Blood test determines baby's sex, raises ethical concerns

You have to wait 20 weeks to know the sex of a baby, but a new blood test cuts that down to seven. / Abby Batchedler (Flicrk)

Pro-life advocates are worried that a new test used to determine an unborn baby's sex in as early as seven weeks may foster more abortions, according to a Boston Globe article.

Routine ultrasounds at 20 weeks pregnant can usually help a woman determine the sex of her unborn baby, but a medical journal review published on Tuesday may influence a groundbreaking procedure that involves a simple blood test.

Through blood tests that detect the Y chromosome present only in male cells, expecting mothers could know their baby's gender in as little as seven weeks.

European countries have used the test for years, but for unknown reasons, the practice never caught hold in the US. But the new study reveals that the tests were more than 95 percent accurate at determining gender at seven weeks in 370,500 cases.

While numerous couples may celebrate the test, specialists predict it could also lead more women to terminate a pregnancy when the fetus is not the gender of their choice. Drops in the percentage of girl babies in countries like India and China support this theory, most likely because these cultures rely on men to take care of their elders.

"If couples can get the results earlier, that makes abortion less burdensome," bioethicist Arthur Caplan said in an interview with the Boston Globe. "A woman can take the test, and then take pills to terminate the pregnancy in the privacy of her home when it's that early on. I would say gender selection is a bad reason to have an abortion, which is tough for a pro-choicer like me to admit."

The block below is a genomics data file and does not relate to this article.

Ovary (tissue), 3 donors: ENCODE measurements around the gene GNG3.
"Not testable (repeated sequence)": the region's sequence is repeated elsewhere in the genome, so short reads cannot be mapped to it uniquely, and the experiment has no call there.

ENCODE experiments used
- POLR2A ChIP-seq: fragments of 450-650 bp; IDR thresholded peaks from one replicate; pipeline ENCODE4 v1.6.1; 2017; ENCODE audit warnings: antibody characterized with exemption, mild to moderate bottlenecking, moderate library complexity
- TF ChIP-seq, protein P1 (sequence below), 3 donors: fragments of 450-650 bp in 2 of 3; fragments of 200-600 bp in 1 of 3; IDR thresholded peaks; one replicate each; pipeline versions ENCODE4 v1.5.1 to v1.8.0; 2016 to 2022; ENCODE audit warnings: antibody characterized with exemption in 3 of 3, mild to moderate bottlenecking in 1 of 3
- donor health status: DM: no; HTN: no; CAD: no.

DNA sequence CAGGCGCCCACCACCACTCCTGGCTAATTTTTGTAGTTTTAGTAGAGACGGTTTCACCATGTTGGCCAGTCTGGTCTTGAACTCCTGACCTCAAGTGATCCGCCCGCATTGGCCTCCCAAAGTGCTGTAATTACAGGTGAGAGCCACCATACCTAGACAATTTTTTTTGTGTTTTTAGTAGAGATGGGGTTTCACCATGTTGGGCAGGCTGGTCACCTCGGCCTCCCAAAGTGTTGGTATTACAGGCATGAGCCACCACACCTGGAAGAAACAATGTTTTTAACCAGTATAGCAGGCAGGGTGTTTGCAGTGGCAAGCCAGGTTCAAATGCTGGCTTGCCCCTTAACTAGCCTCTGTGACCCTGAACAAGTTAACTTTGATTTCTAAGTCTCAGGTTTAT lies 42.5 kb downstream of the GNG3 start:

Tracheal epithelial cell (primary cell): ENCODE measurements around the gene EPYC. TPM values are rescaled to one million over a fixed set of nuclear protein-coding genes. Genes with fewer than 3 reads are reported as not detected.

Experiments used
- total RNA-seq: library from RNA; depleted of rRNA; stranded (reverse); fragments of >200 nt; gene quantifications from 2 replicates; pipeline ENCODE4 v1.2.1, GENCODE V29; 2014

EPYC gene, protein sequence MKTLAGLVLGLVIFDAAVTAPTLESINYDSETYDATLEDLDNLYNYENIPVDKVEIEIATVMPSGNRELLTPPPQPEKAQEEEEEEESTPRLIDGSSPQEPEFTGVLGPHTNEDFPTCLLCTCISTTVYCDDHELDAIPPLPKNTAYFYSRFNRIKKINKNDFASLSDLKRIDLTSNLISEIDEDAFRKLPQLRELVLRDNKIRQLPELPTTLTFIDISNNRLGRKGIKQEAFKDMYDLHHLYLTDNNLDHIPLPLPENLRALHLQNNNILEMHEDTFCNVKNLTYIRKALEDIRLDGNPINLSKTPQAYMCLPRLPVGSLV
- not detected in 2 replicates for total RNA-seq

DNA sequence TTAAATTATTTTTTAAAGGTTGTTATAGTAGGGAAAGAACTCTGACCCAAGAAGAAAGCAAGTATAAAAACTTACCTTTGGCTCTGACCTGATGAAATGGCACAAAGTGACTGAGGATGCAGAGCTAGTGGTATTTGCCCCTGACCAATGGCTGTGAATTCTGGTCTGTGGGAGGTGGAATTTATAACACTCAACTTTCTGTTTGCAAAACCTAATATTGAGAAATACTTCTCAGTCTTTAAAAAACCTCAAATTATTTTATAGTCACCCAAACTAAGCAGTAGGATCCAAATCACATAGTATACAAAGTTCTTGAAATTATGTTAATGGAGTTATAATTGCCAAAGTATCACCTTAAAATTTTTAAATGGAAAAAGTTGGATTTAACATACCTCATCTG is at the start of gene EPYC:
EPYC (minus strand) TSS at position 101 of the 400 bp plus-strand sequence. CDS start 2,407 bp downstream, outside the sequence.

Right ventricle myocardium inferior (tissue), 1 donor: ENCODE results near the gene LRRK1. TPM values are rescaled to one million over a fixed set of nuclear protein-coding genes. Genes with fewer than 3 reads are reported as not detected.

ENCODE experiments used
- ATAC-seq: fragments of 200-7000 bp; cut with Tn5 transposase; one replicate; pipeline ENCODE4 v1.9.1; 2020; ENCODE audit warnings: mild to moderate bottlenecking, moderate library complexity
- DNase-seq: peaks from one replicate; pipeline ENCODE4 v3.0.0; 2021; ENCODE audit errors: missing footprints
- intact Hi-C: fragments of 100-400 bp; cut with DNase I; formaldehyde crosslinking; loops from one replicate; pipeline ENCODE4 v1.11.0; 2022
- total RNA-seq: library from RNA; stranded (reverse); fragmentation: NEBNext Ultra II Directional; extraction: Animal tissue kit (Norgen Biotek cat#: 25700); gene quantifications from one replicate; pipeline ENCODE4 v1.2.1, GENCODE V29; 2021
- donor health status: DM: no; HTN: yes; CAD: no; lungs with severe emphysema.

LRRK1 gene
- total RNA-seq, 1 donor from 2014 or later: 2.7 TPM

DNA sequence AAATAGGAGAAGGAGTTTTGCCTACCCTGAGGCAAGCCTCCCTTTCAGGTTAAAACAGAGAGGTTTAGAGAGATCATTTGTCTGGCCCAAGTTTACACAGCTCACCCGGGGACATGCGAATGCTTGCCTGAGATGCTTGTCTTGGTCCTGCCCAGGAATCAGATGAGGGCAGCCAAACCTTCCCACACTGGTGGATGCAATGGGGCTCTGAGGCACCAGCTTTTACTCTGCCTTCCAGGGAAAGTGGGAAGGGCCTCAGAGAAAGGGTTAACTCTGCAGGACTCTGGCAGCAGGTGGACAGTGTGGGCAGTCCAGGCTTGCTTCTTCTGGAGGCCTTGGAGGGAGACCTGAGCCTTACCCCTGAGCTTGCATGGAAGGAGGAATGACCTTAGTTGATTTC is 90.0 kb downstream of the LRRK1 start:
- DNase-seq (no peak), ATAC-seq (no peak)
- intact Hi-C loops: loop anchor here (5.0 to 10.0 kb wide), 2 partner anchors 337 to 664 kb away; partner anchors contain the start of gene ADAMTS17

More health news Popular Ohio fountain institutes potty breaks because of problem with No.2 Wauseon lineman recovering from collapse Study: Want to eat healthy? Pay $380 more a year Health Dept. releases West Nile Virus precautions

Despite ethical setbacks, researchers are optimistic that the blood test could also help identify chromosome-linked conditions like hemophilia, which affects only boys.

For those in the US who can't wait to try the procedure, the only option is an online test through websites like The company charges $179 for a basic kit that is mailed to the expecting woman.

Unfortunately, there is no way to know how accurate these mail in tests are since they are not regulated by the FDA.

Would you opt for the blood test instead of an ultrasound if the practice became available in the US? Are the ethical issues behind the procedure less relevant in the US, where cultural values don't openly favor boys over girls? Leave your comment with us below.

Read more at the Boston Globe